Immediately following John was his nephew Jack. With Valmy de la Lande known for getting quite hot, Jack made the decision to prioritise a clear over speed – which the pair achieved, maintaining their form as the only pair not to fault throughout the competition so far. The clock stopped on 48.66 seconds – while not the fastest, a gauntlet had been thrown down to the four riders still to go.

“I just tried to stick to my plan and not over-think it too much,” explained Jack after his round. “I keep fairly relaxed most of the time and I try not to let it get to my head. I thought that as long as I could jump clear, I’d be in a good position come Sunday. My lad can sometimes get a bit hot when I go fast, so I didn’t want to risk it – there’s not point risking it for this one class when there’s still Sunday to come.”

Gregory Cottard and Bibici of France took up Jack’s challenge but were unable to go clear, and then it was the turn of Jack’s good friend and compatriot, Harry Charles. Piloting Romeo 88 through the economical lines that are becoming his calling card, Harry shaved off the seconds to stop the clock just ahead of Jack with a time of 47.14 seconds – Britain were one-two on the leaderboard.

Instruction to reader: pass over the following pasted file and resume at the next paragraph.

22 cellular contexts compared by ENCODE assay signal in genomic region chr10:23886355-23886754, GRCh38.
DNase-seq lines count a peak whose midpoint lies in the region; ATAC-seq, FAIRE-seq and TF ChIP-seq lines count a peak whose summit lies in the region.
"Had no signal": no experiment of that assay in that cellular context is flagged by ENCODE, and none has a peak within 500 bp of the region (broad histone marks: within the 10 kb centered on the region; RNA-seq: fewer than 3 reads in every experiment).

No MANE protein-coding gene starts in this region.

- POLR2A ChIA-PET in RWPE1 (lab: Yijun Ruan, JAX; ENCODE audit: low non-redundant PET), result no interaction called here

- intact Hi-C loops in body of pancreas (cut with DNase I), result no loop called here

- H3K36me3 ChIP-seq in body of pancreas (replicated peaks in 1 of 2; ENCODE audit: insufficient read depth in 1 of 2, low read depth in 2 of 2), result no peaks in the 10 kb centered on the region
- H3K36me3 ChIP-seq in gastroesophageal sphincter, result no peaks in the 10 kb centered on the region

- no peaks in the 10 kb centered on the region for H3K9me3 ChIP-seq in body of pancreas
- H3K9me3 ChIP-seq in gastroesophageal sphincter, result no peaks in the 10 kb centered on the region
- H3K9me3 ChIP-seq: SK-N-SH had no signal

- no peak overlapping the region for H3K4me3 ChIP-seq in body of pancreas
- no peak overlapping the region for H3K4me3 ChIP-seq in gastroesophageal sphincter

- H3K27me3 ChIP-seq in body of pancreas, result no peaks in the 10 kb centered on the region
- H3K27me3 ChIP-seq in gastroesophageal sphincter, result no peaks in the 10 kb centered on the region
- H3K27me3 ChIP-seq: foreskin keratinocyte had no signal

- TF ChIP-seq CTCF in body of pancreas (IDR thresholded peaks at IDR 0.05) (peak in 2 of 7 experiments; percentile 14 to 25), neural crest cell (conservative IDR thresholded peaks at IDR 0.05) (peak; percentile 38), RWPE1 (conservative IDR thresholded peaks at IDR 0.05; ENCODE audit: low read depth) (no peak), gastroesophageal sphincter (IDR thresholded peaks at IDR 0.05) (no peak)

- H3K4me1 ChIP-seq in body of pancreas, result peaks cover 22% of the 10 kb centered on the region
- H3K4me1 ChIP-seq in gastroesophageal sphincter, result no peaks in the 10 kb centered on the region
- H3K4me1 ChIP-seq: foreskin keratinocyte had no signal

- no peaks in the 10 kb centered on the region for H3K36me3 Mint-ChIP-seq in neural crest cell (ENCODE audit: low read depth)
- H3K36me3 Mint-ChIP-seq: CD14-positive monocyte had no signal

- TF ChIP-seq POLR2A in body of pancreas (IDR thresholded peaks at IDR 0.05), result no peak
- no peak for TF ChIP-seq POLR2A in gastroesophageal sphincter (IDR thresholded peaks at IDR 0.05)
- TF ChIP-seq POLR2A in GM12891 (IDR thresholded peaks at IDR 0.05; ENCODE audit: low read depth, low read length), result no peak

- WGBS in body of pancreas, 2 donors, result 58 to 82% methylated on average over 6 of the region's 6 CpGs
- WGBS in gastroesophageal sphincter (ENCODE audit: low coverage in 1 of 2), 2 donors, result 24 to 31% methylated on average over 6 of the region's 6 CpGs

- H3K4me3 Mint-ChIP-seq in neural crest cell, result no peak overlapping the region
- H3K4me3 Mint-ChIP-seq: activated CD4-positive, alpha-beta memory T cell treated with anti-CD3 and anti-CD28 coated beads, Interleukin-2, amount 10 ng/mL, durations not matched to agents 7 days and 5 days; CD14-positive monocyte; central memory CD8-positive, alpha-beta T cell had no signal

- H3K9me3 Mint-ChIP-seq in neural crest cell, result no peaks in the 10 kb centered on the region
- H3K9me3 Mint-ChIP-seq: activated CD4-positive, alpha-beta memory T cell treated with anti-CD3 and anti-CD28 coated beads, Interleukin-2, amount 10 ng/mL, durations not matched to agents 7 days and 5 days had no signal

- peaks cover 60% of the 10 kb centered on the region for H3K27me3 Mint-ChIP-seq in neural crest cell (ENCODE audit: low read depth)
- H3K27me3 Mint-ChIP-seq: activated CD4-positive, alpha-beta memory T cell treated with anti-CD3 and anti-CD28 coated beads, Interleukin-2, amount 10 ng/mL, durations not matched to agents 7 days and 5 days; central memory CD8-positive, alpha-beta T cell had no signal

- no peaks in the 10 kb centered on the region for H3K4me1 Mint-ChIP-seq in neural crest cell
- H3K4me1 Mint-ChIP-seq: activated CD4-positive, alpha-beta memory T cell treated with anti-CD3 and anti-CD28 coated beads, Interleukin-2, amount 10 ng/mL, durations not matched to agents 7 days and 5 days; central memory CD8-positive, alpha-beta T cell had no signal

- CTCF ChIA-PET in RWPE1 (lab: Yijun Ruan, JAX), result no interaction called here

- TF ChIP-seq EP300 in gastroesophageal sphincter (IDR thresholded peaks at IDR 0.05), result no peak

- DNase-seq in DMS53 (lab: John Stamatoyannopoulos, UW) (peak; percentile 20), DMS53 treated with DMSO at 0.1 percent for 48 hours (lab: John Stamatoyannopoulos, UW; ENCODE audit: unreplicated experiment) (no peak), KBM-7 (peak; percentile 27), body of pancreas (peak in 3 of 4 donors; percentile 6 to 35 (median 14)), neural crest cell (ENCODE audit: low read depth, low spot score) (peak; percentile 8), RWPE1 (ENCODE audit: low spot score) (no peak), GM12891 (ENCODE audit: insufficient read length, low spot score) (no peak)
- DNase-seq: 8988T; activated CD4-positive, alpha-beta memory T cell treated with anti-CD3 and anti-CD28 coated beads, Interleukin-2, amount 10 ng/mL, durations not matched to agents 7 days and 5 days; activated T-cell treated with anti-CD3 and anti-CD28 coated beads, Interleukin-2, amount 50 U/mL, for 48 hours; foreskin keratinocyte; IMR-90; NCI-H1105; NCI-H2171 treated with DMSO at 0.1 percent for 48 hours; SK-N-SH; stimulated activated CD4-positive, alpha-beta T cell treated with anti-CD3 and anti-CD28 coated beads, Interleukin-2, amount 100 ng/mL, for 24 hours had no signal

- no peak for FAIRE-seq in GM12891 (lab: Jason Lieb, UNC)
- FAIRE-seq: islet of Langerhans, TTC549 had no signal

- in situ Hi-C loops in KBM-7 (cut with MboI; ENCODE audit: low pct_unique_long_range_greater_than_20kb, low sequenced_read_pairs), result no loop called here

With two riders still to go, it was now a nervous wait for Jack and Harry to see how they’d place. Next in was Dutch combination Harrie Smolders and Monaco, who clocked up the fastest time of the day with 41.37 seconds but came unstuck at the penultimate fence to have one down. Last in was 2017 World Cup Final winner McClain Ward and the chestnut gelding Contagious. The pair certainly meant business as they tackled the course, leaving nothing on the table to come home clear in a time of 44.03 – nearly three seconds faster than Harry and Romeo.

“I’m really happy,” said Harry afterwards. “To honest, I didn’t plan to finish that high up in the order when I went in to do the jump-off, and I’m just a bit lucky that people before me had faults. I’m delighted with my horse, he’s had a bit of a break from the top level – today’s his first big class back and, to finish second behind McClain, it couldn’t have gone any better.